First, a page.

As much as we are convinced of our national resolved to defeat Ebola, it is proper to take stock of where we are in this fight and make some broad recommendations going forward to ensure ultimate victory. As we take stock, we cannot escape the conclusion that our national situation is dire. Figures published by the WHO show an increasing number of new Ebola cases. In fact, according to the WHO, Liberia is now the epicenter of the fight against Ebola in West Africa.
Welcome and Cede Authority to International Organizations
Given the scale and scope of the problem we face, the ANC welcomes the heavy international involvement in Liberia's fight against Ebola. Already, with the help of our international partners, including the World Health Organization (WHO), we have begun to take key steps critical to triumphing over Ebola. A WHO hired doctor with crucial prior Ebola experience is now leading the charge against the disease in Liberia. Other doctors and medical personnel sponsored by groups like Samaritan Purse, Operation Blessing and Médecins Sans Frontières are also active in the frontlines of our Ebola struggle.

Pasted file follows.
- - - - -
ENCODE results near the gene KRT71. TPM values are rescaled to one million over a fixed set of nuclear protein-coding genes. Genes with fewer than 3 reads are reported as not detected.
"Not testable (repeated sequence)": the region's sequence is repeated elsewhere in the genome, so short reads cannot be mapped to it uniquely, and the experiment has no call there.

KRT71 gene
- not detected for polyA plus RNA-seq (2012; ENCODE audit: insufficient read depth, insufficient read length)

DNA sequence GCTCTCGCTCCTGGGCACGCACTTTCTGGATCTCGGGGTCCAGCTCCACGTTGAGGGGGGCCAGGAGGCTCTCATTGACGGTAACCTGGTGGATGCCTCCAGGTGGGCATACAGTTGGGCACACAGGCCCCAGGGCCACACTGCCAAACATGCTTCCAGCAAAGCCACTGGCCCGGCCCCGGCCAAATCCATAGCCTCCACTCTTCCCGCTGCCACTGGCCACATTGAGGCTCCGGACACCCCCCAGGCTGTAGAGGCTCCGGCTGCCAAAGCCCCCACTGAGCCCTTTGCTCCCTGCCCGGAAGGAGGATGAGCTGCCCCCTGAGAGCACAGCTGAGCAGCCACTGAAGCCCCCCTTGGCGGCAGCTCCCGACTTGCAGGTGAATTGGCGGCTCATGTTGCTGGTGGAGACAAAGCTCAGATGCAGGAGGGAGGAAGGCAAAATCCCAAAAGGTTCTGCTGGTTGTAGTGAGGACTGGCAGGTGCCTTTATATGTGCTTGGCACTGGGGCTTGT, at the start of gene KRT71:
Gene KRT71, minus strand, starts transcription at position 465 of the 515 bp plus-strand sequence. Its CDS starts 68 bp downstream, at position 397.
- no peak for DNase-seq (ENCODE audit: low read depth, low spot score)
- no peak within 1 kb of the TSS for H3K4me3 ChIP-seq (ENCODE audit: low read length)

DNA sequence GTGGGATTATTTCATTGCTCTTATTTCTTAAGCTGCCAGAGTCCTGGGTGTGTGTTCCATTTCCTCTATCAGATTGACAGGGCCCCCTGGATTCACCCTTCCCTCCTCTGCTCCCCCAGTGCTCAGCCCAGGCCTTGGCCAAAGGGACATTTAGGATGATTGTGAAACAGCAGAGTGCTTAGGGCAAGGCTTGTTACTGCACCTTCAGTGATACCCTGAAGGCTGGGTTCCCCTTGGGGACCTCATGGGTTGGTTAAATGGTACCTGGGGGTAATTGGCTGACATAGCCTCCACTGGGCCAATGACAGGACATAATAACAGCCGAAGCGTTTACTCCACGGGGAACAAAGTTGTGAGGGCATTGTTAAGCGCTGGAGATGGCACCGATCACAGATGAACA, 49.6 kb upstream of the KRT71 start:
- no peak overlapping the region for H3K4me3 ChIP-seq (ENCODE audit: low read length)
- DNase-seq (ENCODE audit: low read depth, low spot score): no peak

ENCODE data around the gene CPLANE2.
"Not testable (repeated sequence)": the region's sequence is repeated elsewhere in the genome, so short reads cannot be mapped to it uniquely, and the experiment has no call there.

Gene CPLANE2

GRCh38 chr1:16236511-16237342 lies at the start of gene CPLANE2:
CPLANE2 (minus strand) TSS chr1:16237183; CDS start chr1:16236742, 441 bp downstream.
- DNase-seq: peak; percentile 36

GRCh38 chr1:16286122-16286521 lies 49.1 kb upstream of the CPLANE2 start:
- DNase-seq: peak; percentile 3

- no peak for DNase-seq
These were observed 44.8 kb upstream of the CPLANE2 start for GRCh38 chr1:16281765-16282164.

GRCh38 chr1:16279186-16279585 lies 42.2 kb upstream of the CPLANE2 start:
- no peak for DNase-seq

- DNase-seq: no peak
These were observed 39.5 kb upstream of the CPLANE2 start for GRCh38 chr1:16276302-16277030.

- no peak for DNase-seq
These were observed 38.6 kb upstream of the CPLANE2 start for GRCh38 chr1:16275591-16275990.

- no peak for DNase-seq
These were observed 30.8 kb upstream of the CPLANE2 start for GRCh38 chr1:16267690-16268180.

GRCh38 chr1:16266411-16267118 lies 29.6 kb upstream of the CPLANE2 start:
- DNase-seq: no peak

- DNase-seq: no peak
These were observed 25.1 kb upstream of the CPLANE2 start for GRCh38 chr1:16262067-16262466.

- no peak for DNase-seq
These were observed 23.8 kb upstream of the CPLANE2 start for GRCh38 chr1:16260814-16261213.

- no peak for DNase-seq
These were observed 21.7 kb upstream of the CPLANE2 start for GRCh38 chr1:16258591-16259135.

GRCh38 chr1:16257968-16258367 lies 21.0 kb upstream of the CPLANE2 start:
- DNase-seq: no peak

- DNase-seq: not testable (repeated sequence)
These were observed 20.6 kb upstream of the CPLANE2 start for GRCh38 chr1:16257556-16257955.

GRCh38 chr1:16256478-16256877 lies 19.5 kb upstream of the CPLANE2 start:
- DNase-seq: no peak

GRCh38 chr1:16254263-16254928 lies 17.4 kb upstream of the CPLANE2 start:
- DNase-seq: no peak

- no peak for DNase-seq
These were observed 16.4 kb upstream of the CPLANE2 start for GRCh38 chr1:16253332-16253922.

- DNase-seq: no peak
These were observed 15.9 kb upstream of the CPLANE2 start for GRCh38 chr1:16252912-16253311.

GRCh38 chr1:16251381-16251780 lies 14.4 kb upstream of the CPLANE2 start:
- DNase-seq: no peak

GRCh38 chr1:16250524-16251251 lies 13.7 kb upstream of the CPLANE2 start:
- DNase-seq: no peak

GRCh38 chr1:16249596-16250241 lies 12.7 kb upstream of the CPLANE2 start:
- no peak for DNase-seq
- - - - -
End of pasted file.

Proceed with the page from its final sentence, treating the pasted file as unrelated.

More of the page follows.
With the help of the WHO, we are also building more Ebola treatment centers. Building these centers is a good step for two important reasons. First, timely and adequate treatment and supportive care significantly increase survival chances for Ebola victims. Second, treatment centers provide space to keep Ebola victims away from the larger community and thus prevent the spread of the disease.